Folio review and feedback. Photography Elliot Fooks.

Folio review and feedback. Photography Elliot Fooks.

Attending students were from a broad range of creative industries including Interior Design, Architecture, Graphic Design, Illustration and Industrial Design, as well as hybrid and interdisciplinary mixes of all of the above.

Julian Munro (Derlot) talks shop with an avid audience. Photography Elliot Fooks.

Julian Munro (Derlot) talks shop with an avid audience. Photography Elliot Fooks.

The industry professionals, who mentored for the event, included Jason Bird and Benjamin Breitenstein (Luxxbox), David Shaw (Street and Garden), Marc Harrison (Husque), Julian Munro (Derlot), Natalie Wright (Lecturer Interior Design, QUT), Christina Waterson (yes thats me), Beck Davis (Design Department, Griffith Uni), Kasia Jarosz (Jarosz Design), James Luu and Melissa Tooley (PDT), Philip Bugden (One Alliance) and Eddie Maksoud (Edwards Advertising).

Check out upcomingTarmac Events (including Speedmeets and Design Crawls) on the DIA Tarmac Facebook page or get in touch with DIA Tarmac directly and be a part of their next great event!

A SPECIAL THANK YOU to Vanessa Parker (President of the DIA Qld Tarmac Student Council) for inviting me to be a Guest Professional for the event! Gratitude to Elliot Fooks (3rd year Industrial Design student, QUT) for the great photography.

Since March this year I have been contributing to ArchitectureAU. Its an online portal for Architects and Designers to connect with people, the latest projects and critical discourse. To date I have contributed five stories with photographs and illustrations.

APT7 at GOMA – View to Damien Gulkledep’s Pomio People 2011. Photography Christina Waterson.

1. My first was a postcard about APT7 at GOMA.

This story also included a series of collages and illustrations I completed while Studying Architecture at The University of Queensland.

Design Process – This story also included a series of collages and illustrations I completed while Studying Architecture at The University of Queensland. Collage by Christina Waterson.

2. The next was an interview with Queensland Interior Designer Marisha McAuliffe about her groundbreaking research into the Design Process.

The Opposite House Foyer – a luxury hotel in Sanlitan Village, Beijing, designed by Kengo Kuma’s. Photography by Christina Waterson.

3. Then I contributed a Postcard about a great hotel I stayed in while visiting Beijing, called The Opposite House.

Jeweller Phobe Porter at the Opening of her Exhibition entitled Unfold. Photography by James Braund.

Jeweller Phoebe Porter at the opening of her exhibition entitled Unfold. Photography by James Braund.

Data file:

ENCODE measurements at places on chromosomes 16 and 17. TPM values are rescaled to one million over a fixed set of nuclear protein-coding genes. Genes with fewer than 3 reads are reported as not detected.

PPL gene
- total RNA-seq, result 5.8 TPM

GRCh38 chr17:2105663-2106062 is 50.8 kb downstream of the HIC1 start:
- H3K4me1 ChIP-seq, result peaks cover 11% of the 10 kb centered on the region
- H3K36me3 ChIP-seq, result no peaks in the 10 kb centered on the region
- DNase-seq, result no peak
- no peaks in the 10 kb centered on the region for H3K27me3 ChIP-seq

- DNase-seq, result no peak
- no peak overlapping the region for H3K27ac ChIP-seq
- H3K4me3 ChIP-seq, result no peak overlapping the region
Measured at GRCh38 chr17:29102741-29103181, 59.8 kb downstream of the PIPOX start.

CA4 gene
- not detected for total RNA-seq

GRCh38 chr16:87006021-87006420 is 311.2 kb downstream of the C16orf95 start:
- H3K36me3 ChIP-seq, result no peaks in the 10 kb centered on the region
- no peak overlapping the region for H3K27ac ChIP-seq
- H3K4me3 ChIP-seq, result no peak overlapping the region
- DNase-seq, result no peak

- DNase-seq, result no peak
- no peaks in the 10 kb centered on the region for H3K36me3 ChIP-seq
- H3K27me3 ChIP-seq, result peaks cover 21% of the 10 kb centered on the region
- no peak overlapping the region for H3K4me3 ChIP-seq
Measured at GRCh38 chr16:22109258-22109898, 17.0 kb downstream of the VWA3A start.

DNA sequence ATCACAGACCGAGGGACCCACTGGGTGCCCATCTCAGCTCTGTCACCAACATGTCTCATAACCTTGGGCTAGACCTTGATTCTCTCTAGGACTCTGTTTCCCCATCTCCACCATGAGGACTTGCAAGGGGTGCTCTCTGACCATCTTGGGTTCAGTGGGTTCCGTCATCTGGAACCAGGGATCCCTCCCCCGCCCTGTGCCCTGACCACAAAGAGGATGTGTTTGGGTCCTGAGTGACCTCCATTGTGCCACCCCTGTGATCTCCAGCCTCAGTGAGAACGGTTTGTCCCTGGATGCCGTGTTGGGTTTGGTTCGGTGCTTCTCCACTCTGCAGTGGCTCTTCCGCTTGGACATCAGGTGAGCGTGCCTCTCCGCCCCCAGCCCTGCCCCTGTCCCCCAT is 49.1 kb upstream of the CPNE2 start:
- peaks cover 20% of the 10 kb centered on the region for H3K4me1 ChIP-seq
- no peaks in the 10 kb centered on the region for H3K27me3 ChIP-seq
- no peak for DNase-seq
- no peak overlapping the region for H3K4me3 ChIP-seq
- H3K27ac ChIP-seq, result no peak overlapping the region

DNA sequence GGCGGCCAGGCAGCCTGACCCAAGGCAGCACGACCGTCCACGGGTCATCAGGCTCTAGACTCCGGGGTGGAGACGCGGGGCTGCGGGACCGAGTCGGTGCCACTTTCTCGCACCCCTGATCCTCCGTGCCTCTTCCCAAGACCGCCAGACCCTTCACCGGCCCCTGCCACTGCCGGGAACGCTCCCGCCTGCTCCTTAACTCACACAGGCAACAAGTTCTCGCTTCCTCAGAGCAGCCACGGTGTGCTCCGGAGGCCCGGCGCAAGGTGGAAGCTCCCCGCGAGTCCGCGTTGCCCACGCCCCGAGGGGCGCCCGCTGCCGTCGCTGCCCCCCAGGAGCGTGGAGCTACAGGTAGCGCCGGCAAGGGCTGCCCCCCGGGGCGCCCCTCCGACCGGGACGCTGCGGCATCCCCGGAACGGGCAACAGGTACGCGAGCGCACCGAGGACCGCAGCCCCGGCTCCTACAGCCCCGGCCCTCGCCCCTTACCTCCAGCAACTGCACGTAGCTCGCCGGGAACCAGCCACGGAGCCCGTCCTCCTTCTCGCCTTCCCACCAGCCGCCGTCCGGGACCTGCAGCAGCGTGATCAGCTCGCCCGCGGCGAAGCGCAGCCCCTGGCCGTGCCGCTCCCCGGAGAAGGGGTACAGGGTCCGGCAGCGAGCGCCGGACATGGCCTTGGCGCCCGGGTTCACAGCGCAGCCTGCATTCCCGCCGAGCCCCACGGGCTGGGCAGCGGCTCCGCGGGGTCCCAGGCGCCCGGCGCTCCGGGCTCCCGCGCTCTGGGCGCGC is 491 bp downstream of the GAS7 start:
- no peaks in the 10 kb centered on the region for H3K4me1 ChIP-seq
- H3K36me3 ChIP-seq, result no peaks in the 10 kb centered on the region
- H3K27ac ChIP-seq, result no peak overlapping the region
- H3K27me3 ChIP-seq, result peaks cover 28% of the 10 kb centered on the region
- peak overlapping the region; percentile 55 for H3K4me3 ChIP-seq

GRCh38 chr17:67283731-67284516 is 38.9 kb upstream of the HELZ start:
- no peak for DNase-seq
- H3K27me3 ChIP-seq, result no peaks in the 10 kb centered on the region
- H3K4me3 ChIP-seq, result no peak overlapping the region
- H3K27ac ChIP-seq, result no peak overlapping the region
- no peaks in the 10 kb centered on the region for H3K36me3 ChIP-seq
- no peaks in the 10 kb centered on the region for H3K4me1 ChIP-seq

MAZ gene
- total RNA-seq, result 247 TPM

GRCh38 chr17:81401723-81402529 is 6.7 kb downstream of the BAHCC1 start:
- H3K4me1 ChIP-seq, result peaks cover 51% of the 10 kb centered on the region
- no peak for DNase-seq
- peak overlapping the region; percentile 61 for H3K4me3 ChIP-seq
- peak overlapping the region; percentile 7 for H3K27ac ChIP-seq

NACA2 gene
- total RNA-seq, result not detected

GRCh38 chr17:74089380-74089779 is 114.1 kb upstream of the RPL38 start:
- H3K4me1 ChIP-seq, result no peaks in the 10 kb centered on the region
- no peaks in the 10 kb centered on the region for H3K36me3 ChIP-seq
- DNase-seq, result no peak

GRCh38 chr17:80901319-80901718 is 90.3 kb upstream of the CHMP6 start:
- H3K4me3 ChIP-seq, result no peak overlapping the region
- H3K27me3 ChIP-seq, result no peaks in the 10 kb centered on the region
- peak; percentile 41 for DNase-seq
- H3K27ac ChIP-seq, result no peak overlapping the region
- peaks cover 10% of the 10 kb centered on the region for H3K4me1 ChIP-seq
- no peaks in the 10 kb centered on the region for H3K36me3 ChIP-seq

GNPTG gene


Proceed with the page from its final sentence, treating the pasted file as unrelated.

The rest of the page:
4. I loved writing the catalogue essay for Jeweller Phoebe Porter on the occasion of her exhibition Unfold held at Craft Victoria. It was great to share this essay called Making Refining Sharing on the Architecture AU website accompanied with beautiful imagery by photographer James Braund.

WOOD: art design architecture - view to Sherrie  Knipe's work

WOOD: art design architecture – view to Sherrie Knipe’s work Boot Lace. Photography by Christina Waterson.

5. And my latest contribution – a review of the exhibition WOOD: art design architecture at JamFactory Contemporary Craft and Design, Adelaide.

I have come to really love being creative through writing and photography, as well as meeting the talented practitioners behind the amazing work. It is a pleasure to present their stories through the professional forum of ArchitectureAU.

Follow the links above to my articles posted on the ArchitectureAU website, have a read and let me know what you think!

This year marks the 40th Anniversary of JamFactory Contemporary Craft and Design. Founded in Adelaide JamFactory has ensured some of Australia’s most talented craft and design practitioners have realised their full creative potential. On any given day the quality and diversity of practitioners working within JamFactory’s walls are a reflection of its contribution over such a long period of time.

It’s Monday and I decide to visit JamFactory Studios to see who is at work.

Natalie Gock working at her bench within JamFactory’s Metal Design Studio, Adelaide.

Natalie hand sawing copper sheet into test forms.

Natalie’s previous work – Black Cockatoo Neck piece. Image Courtesy of JamFactory.

At the Metal Design Studio, I find Natalie Gock hand sawing copper sheet into fine petal like test forms. She is working on an exhibition piece for Maker/Wearer/Matchmaker – part of Art Month Sydney 2013. The necklace will be made in silver for one of the Directors of Nine Galleries (at 2 Dank St) to wear and be displayed at Studio 20/17 from 26th until the 28th March 2013. Natalie is an Alumna Resident having completed the Associate training programme in 2012.

Nadja Maher working on a new collection in JamFactory’s Metal Design Studio.